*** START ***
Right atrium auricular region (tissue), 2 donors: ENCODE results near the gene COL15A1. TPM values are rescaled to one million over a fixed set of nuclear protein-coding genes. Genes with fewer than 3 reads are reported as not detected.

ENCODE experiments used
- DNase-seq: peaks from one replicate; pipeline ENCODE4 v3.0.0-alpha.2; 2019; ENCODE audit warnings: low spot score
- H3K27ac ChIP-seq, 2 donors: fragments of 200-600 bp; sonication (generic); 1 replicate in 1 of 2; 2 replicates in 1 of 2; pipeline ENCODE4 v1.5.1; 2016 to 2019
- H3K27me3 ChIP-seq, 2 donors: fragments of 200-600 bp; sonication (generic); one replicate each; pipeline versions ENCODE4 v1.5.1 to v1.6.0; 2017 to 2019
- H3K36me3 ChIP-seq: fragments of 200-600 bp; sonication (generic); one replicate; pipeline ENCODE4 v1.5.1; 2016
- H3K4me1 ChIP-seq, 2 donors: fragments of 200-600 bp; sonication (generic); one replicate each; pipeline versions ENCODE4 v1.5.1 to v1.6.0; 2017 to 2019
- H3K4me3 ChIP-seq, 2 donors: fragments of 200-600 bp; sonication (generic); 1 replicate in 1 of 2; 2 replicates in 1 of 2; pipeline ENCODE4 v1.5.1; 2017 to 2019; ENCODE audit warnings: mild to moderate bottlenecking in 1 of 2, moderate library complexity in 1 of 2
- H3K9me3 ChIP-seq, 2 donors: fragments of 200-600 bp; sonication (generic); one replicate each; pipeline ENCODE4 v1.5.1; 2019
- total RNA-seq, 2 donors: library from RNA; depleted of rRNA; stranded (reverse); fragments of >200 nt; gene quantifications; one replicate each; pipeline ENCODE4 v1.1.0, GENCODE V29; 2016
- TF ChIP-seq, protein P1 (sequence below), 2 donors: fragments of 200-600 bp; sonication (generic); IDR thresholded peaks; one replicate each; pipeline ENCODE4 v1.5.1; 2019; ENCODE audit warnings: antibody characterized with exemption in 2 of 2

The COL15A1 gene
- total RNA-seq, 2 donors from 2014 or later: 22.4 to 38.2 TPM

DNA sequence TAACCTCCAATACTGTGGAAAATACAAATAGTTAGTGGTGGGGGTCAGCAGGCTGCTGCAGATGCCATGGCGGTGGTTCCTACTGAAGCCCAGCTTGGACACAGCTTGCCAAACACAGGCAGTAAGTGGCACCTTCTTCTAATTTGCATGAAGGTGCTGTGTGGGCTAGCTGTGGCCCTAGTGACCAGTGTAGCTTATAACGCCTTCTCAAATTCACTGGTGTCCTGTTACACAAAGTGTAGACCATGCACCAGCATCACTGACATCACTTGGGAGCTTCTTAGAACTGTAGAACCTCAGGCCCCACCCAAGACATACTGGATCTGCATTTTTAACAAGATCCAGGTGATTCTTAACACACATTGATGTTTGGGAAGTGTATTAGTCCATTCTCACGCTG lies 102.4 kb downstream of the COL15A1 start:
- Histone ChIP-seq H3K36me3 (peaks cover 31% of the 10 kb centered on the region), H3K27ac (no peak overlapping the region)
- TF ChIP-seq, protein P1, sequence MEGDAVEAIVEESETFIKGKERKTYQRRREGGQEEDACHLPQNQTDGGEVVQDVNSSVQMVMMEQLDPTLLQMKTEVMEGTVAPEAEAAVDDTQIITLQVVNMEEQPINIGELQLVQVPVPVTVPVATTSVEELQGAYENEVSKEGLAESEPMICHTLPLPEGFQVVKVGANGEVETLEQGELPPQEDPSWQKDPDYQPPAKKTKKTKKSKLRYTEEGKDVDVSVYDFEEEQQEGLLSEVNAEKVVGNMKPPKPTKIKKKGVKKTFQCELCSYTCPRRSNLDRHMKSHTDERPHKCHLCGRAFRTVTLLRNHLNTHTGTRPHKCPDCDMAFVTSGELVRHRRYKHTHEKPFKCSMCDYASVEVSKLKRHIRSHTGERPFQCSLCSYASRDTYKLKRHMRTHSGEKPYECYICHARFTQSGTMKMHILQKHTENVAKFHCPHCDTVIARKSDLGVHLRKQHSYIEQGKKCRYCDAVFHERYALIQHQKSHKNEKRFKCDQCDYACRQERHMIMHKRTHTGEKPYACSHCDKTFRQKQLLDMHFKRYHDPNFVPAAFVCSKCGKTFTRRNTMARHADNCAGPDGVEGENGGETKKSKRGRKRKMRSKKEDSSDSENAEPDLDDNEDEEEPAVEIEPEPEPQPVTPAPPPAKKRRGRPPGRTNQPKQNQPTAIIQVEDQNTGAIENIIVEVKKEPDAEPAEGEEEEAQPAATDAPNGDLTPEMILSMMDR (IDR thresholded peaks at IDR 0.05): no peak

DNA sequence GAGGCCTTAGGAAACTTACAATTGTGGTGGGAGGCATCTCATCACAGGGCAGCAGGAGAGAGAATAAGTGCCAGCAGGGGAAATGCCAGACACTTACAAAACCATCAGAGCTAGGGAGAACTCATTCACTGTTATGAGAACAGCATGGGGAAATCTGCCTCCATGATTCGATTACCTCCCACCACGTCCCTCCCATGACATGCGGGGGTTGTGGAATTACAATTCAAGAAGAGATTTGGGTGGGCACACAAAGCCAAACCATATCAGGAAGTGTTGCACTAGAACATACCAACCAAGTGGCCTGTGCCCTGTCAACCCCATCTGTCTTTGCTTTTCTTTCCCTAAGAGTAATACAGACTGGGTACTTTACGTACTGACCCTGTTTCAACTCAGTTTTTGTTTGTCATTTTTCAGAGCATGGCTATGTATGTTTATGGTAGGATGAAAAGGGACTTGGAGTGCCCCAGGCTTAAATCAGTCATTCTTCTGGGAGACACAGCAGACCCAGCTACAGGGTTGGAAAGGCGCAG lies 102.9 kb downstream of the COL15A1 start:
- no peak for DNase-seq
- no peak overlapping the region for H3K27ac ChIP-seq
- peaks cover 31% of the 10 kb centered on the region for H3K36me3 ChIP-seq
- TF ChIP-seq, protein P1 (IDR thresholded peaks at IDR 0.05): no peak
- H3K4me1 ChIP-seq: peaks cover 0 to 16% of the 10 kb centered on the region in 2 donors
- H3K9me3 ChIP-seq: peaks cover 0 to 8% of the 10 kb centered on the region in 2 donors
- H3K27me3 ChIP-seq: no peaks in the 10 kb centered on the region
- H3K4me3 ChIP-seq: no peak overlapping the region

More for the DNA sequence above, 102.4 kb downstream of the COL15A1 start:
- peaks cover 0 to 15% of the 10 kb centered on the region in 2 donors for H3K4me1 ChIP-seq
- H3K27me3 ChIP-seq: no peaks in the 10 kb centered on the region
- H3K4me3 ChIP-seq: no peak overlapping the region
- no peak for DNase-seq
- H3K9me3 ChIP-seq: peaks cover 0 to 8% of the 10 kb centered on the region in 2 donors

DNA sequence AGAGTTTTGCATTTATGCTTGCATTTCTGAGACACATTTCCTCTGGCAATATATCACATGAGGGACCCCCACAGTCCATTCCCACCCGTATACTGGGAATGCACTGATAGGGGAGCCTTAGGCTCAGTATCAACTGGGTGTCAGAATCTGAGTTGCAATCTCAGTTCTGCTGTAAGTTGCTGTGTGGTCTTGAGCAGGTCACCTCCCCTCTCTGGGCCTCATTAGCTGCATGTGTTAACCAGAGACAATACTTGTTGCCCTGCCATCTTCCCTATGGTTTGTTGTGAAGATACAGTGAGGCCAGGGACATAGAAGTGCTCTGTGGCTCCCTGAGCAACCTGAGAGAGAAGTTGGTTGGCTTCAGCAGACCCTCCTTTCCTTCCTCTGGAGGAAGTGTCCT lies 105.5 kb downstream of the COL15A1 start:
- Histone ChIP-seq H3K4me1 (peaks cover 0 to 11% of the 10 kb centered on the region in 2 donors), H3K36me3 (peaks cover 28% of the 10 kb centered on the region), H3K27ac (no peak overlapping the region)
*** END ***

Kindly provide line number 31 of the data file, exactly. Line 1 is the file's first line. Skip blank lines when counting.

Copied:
- H3K9me3 ChIP-seq: peaks cover 0 to 8% of the 10 kb centered on the region in 2 donors